Selected as the first place winner of qarrtsiluni‘s 2009 poetry chapbook contest, Pamela Johnson Parker’s A Walk Through the Memory Palace is a gorgeous little treasure–a glossy chapbook with ten poems that sing as if they are 100. Praising the collection, judge Dinty Moore said, “Whether writing about rich gardens, sagging breasts, or the ink of a tattoo, this poet sees through the obvious to something radiant on the other side, painting a startling portrait of an intimate world. Not a wasted word here: the nouns are like gemstones.”
As a poet working on my own first collection, I am always curious about the process. How do you choose the poems? How do you put them in any kind of order? Pamela Johnson Parker was kind enough to indulge my curiosity and allow me to interview her about the manuscript process, the final product and what it’s like to hold your first collection in your hands.
For more information on the collection, or to order one for yourself, you can visit the A Walk Through the Memory Palace website. If you’d like to hear more from Pamela, you can visit her blog: Pamela’s Musings.
on the manuscript process
Can you talk about your process of compiling the manuscript? For instance, the collection is comprised of 10 poems. When you sat down to put your manuscript together, how many poems did you start with? How did you whittle it down?
I wanted the poems to move imagistically rather than chronologically. I write rather long poems and I knew that more than 10 poems would be over the limit page-wise.
I wanted the poems to move from an awareness of lust/ache that is a presence to an awareness of loss/ache that is an absence. I wanted a poem that basically worked through one scene to set the stage for the book. I wanted a poem that distanced its subjects through captions and had several memory palaces to end the book. I also wanted to go from the sensibility of being young and unaware to being all too aware of what it meant to lose what’s beloved.
I laid out all the poems that comprise my full length manuscript and pulled out about 25. I scrambled them around until I ended up with 10, which seemed like a good number. I knew what I wanted, but not exactly how to line them up. (I didn’t have my guardian angel, MFA mentor, Brian Barker, to help. He was a great help to me in organizing the first book-length manuscript).
I wanted the poems to resonate but not be too matchy-matchy. I made a list of images–here’s flowers, here’s a pathway, here’s a garden, here’s a fish, here’s water–and then tried to make something organic out of these disparate pieces. I thought of it as planning a garden. The poem about last year’s journals, this year’s yard is pretty much a poetics statement for me.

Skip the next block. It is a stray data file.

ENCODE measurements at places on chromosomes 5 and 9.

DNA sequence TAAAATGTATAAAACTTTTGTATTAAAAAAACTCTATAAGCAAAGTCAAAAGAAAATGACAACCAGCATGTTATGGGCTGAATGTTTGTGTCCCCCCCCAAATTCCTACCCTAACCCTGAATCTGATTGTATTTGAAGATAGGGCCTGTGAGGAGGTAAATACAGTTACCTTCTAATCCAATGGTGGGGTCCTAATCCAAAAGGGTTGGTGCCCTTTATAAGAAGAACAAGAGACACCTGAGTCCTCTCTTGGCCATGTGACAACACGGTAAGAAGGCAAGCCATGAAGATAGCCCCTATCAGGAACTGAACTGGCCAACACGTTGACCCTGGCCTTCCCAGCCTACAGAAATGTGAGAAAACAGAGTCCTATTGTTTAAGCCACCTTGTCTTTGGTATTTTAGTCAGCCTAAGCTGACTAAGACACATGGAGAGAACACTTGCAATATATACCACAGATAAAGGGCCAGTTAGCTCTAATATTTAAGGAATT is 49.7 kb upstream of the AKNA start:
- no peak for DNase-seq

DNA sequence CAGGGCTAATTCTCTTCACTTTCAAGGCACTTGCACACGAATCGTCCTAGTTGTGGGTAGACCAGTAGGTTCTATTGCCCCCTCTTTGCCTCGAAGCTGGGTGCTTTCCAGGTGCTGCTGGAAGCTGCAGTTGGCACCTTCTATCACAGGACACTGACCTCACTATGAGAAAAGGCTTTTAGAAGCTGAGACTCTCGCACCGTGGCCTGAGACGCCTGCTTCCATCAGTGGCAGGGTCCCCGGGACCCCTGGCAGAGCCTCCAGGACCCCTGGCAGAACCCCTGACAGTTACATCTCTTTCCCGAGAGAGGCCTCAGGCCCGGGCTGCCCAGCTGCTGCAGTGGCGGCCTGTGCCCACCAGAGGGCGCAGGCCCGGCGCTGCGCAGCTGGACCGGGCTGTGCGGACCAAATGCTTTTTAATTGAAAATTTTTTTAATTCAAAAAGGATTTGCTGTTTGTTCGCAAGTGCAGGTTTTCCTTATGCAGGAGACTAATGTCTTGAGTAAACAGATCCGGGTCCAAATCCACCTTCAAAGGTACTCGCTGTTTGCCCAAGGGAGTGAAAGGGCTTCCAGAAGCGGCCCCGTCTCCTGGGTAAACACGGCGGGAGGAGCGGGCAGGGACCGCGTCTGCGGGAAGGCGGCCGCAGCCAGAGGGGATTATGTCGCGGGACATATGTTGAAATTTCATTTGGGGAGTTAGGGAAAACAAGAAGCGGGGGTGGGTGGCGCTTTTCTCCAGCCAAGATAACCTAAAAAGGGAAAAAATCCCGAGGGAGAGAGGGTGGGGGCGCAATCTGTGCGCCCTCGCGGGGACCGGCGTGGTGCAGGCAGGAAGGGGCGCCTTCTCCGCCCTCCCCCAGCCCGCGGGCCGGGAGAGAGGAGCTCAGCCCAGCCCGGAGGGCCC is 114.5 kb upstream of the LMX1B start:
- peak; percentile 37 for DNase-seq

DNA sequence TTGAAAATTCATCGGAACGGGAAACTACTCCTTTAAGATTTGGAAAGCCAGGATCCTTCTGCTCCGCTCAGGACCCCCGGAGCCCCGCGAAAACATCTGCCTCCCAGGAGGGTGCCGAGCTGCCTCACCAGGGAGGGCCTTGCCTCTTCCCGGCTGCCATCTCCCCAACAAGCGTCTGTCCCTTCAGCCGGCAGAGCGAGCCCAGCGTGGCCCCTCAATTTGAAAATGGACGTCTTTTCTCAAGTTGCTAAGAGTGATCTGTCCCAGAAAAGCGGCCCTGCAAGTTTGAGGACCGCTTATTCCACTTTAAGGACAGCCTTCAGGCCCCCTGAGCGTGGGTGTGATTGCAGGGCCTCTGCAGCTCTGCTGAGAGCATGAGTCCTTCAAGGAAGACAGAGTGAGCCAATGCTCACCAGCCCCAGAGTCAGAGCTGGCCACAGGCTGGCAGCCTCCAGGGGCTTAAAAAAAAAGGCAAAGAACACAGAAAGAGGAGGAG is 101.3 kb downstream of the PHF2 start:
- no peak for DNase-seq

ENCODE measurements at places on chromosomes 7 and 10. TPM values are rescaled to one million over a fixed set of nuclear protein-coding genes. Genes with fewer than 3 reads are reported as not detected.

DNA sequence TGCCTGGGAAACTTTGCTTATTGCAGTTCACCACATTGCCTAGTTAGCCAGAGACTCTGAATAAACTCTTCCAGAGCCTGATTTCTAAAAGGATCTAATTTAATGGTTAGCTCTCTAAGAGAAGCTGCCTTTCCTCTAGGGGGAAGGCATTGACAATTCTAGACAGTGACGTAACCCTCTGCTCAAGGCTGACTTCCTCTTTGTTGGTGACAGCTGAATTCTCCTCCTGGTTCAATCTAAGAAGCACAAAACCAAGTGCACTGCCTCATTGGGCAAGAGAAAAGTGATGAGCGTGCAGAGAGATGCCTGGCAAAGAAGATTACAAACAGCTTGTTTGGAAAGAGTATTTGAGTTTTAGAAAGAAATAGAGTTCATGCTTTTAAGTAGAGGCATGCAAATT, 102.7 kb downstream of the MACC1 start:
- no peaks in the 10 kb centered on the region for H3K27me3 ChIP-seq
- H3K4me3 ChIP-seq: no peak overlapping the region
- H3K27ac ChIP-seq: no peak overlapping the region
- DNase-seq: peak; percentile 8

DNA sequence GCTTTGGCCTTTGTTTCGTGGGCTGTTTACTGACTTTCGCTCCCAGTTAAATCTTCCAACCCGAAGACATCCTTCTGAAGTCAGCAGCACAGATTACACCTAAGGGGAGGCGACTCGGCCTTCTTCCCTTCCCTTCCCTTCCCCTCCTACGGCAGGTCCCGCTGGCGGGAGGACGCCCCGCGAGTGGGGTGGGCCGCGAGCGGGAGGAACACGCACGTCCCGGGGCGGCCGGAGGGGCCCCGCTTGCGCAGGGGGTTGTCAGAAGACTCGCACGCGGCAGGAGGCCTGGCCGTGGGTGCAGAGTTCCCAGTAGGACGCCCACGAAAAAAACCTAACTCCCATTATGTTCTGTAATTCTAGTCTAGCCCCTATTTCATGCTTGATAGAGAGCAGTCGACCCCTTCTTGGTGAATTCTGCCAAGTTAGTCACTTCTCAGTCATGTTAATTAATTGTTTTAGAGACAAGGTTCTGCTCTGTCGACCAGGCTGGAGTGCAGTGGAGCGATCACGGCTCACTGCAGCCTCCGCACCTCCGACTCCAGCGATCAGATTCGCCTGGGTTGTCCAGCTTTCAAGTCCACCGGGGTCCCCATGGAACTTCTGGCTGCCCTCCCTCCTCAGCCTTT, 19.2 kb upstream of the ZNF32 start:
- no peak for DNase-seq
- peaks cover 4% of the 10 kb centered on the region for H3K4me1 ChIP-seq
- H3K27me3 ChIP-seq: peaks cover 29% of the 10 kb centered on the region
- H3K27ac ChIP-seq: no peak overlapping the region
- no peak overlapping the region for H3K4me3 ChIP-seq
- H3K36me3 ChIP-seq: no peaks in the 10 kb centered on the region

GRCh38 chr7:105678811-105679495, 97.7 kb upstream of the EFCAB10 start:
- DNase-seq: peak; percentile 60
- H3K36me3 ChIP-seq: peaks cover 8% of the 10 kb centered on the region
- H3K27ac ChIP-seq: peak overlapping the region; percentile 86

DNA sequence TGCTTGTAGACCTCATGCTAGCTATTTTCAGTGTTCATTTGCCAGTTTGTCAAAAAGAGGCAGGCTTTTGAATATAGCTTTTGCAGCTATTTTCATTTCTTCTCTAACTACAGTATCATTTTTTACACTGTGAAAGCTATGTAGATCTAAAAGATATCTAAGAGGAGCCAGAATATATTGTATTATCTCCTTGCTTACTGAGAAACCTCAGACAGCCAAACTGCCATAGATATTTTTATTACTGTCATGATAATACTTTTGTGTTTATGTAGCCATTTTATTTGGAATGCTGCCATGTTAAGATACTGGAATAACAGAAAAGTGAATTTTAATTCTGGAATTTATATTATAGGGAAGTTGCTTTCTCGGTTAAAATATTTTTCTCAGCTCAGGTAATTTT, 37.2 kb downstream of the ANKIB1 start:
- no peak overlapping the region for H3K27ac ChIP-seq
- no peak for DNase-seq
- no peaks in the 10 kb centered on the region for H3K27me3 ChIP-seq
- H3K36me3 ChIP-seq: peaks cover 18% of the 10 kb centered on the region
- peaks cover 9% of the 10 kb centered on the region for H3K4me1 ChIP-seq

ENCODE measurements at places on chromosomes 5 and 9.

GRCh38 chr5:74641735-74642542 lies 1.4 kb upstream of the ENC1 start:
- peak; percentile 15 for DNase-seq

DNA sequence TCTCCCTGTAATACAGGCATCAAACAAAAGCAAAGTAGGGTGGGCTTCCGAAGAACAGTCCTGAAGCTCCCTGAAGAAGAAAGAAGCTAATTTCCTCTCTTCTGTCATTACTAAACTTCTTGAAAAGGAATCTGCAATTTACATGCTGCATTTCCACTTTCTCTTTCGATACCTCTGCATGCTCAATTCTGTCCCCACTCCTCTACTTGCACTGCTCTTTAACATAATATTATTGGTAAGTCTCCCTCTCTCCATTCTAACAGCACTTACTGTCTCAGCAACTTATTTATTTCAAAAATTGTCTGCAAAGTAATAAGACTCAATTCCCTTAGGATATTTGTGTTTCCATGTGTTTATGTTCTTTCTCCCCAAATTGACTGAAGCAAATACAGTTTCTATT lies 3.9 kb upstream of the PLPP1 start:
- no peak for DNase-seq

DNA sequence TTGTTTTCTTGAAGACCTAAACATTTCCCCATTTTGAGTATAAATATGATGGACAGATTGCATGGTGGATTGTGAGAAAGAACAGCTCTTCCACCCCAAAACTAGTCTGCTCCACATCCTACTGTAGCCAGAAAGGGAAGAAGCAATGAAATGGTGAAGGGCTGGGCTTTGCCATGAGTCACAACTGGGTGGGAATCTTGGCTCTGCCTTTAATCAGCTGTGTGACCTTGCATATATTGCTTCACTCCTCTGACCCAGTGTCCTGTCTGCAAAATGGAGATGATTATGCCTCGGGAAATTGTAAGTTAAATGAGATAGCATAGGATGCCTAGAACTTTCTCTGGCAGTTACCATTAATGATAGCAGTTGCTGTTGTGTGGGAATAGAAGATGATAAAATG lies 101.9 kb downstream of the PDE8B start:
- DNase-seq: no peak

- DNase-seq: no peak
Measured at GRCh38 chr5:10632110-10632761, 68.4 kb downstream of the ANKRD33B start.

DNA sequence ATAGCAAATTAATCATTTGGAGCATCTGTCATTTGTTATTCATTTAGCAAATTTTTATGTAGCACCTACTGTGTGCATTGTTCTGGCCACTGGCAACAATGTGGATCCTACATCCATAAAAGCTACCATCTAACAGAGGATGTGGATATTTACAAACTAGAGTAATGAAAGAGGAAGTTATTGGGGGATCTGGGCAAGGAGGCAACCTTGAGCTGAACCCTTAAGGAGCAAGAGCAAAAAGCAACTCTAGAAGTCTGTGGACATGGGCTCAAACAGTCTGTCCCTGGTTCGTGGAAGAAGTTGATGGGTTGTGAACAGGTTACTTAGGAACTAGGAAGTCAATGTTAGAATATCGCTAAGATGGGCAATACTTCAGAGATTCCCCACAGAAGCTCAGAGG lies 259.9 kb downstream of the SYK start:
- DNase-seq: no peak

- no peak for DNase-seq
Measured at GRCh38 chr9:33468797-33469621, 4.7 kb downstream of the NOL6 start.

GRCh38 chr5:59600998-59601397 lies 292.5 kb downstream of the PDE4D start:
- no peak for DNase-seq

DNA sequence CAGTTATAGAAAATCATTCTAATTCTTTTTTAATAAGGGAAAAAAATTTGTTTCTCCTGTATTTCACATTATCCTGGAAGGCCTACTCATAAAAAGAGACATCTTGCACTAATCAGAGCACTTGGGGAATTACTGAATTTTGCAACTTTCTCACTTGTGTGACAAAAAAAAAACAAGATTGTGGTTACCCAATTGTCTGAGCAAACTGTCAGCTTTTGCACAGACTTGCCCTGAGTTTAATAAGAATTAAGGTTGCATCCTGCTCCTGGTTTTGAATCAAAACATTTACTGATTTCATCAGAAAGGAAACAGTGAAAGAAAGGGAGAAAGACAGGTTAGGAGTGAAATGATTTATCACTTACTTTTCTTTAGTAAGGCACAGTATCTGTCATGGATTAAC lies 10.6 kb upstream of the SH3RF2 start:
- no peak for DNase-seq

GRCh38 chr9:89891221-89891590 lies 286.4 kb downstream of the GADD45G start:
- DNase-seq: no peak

Did you look at any particular collections for inspiration when you were putting yours together?
I read many collections to think about narrative arc. Two collections that were especially helpful to me in understanding how books might be organized are Animal Gospels by Brian Barker, and The Determined Days by Philip Stephens. These are my MFA mentors, and their books are gorgeously organized. I read Robert Louis Stevenson’s A Child’s Garden of Verse in order to think about non-narrative movement.
A Walk Through the Memory Palace is such an evocative title, the Memory Palace such an intriguing destination. Where did the title come from?
If I’m going to be honest, which I try to be, I have to say that that came from a serial killer, specifically, Hannibal Lecter. In the prequel Hannibal, I re-encountered the memory palace, a concept that I hadn’t heard of since Psychology and Philosophy classes in college. How do we remember what we remember? How do we stand to remember what hurts? What do we do with those memories?
On your blog, Pamela’s Musings, RWPer Carolee Sherwood asked you about your selection of the book’s first and last poems. Your answer was fascinating. Can you, perhaps, speak again on that subject, specifically on the “charm bracelet structure” of compiling a manuscript versus the “gardening and pruning approach”?
For A Walk Through the Memory Palace, I wanted to move forward and backward, across and down, meander. For the next chapbook, Other Four-Letter Words, in which the poems are all love poems, I wanted to chime and circle. I think the first chapbook seems more organic and the second more traditionally musical—the difference between a private little jig and a quadrille, maybe.
Tell us about working with qarrtsiluni. Was there much editing to be done after your manuscript was chosen as the winner of their 2009 poetry chapbook contest?